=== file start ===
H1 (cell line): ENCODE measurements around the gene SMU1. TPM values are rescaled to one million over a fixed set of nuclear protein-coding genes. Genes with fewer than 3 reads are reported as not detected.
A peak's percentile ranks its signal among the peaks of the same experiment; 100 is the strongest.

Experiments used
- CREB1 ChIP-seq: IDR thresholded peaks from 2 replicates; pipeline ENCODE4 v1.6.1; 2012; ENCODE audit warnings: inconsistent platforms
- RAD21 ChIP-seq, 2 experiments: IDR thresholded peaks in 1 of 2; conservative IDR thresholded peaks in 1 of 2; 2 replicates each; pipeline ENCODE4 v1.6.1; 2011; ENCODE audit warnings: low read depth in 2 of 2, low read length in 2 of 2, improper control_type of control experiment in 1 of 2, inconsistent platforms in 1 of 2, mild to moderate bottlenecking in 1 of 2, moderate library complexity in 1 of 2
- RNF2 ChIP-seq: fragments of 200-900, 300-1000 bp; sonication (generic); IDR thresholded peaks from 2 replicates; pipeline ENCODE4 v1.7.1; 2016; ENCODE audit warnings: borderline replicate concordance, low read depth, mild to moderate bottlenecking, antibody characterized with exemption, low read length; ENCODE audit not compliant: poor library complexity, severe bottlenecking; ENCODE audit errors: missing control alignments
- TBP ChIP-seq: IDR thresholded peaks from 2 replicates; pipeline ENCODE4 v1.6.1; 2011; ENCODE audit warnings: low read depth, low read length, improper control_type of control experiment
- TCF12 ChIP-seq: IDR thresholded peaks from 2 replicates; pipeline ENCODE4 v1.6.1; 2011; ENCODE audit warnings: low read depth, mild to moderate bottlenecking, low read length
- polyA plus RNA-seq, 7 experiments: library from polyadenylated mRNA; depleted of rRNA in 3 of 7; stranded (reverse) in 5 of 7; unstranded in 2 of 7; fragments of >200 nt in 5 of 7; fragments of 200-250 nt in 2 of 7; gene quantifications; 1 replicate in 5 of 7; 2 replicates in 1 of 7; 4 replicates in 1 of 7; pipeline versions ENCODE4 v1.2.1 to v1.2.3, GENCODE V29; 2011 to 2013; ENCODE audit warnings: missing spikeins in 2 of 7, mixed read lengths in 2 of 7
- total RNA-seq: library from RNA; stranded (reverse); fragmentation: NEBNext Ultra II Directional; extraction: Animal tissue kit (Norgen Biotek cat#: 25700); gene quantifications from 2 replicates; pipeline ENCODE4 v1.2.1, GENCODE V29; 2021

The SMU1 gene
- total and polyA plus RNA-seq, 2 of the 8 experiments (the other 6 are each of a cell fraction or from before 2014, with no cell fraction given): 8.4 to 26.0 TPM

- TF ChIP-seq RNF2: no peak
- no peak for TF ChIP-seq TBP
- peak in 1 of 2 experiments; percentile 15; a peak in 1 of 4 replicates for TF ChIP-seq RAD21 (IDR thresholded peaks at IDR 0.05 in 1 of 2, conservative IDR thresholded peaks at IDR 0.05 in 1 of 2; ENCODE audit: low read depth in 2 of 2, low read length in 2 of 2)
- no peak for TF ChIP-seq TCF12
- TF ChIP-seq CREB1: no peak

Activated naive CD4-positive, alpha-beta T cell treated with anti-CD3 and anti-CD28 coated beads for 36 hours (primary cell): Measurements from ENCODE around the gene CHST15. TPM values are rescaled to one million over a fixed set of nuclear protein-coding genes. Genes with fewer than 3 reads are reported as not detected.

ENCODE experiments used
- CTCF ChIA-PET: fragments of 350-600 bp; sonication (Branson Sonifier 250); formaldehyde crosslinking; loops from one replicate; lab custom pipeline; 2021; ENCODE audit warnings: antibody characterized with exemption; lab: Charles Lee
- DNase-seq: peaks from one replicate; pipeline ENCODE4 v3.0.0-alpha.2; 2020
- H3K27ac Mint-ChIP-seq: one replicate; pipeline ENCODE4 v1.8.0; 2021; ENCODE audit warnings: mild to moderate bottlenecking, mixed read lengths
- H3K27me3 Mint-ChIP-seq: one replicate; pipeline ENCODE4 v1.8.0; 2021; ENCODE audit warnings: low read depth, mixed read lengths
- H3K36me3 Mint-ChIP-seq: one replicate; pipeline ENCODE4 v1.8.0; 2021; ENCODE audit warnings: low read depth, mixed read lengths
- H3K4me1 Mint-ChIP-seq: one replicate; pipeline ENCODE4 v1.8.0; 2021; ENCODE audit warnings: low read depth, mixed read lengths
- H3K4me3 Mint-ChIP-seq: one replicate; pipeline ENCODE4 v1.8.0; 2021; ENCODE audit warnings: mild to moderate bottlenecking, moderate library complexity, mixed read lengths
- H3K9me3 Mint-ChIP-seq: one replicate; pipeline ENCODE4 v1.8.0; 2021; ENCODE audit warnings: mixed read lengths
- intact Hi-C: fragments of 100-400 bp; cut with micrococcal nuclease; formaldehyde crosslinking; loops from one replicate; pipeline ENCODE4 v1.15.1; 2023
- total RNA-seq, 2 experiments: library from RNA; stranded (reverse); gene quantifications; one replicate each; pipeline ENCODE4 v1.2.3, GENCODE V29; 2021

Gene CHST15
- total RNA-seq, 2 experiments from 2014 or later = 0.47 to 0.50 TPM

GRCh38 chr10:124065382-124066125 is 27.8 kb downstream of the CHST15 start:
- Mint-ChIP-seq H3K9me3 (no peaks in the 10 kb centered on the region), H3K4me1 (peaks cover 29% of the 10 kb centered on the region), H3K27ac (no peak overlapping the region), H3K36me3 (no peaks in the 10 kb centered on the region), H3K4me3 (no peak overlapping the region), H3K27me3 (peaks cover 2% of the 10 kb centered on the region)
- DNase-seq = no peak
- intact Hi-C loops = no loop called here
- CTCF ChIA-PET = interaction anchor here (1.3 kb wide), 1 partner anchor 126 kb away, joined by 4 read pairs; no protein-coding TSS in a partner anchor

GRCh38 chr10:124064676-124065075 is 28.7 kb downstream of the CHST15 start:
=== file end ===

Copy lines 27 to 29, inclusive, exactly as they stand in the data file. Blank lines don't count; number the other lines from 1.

- H3K9me3 Mint-ChIP-seq: one replicate; pipeline ENCODE4 v1.8.0; 2021; ENCODE audit warnings: mixed read lengths
- intact Hi-C: fragments of 100-400 bp; cut with micrococcal nuclease; formaldehyde crosslinking; loops from one replicate; pipeline ENCODE4 v1.15.1; 2023
- total RNA-seq, 2 experiments: library from RNA; stranded (reverse); gene quantifications; one replicate each; pipeline ENCODE4 v1.2.3, GENCODE V29; 2021